Sony deposits $15 mil in wireless phone effort

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Sony Corp. is breaking its first national U.S. advertising for wireless phones, a $10 million to $15 million campaign. Print ads began appearing late last week and TV spots break May 18.

"Up until now, Sony the brand was selling the product, but we realized that to take the business to the next level, we needed a comprehensive marketing and communications program," said Scott Westover, VP-marketing services, Sony Personal Mobile Communications of America. "We need to build awareness of Sony as a wireless products distributor."

Sony began making and selling wireless phones and pagers four years ago. The electronics company sells most of its product through carriers such as Sprint PCS, but also sells direct to consumers without service hook-up packages via retail stores such as Best Buy and Circuit City.

ENTRENCHED COMPETITION

Sony faces tough competition in the wireless phone category, including Ericsson Cellular Phones, Motorola, Nokia Corp. and Qualcomm Communications. Ericsson, Motorola and Nokia are already heavily entrenched with a combined 65% of the worldwide market. Sony's digital phones are produced by Qualcomm Personal Electronics, a joint venture manufacturing operation by the two companies. Each company then sells the products under its own brand name.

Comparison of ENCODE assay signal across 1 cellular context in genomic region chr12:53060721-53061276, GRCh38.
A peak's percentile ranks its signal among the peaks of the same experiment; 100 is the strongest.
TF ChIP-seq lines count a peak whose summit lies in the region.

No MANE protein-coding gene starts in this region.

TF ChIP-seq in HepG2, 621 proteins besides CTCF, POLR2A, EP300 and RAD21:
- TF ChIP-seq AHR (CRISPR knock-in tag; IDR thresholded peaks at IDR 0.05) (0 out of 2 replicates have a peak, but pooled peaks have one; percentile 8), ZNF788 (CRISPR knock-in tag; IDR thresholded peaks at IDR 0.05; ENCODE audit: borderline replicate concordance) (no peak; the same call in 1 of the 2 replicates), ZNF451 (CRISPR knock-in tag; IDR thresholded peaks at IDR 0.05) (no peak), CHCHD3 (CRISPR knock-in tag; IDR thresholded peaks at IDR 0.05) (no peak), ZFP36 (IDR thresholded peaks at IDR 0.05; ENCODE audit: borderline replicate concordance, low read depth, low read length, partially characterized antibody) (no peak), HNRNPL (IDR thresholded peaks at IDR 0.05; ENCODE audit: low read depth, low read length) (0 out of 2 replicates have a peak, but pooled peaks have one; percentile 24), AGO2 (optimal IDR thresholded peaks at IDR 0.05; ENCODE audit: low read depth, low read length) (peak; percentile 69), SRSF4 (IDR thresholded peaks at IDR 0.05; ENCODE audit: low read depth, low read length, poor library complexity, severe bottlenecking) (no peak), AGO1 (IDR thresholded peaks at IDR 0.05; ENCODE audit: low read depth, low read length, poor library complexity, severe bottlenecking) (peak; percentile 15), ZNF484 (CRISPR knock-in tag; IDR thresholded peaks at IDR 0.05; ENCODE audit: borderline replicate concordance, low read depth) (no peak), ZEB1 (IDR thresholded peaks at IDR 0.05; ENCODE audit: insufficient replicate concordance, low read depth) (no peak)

The campaign, created by Matthews/Mark, San Diego, features the theme, "If only they'd talk," and the tagline, "Sony. Now you're talking." TV spots use vignettes bringing together disparate symbols and people, including a Republican elephant and Democratic donkey; cat and dog; parent and teen; umpire and ballplayer; and--in a role-reversal scenario--singers Alice Cooper and Pat Boone.

Michael Mark, former exec VP-creative director at Wells BDDP, New York, and for the past three months president and chief creative officer of Matthews/Mark, said the idea behind the campaign was to show how advanced technology changes people's lives.

TALKING'S EASIER

"The creative idea was `So you can talk on these things, but what does that mean?' " he said. "The benefit is talking is easier. And when people talk, things get done."

The print campaign will run in publications including Newsweek, People, Time and Wired; TV buys include NBC's "Frasier" and "Friends"; Fox's "Ally McBeal" and the National Basketball Association finals on NBC. The campaign will run through summer.

Copyright May 1998, Crain Communications Inc.

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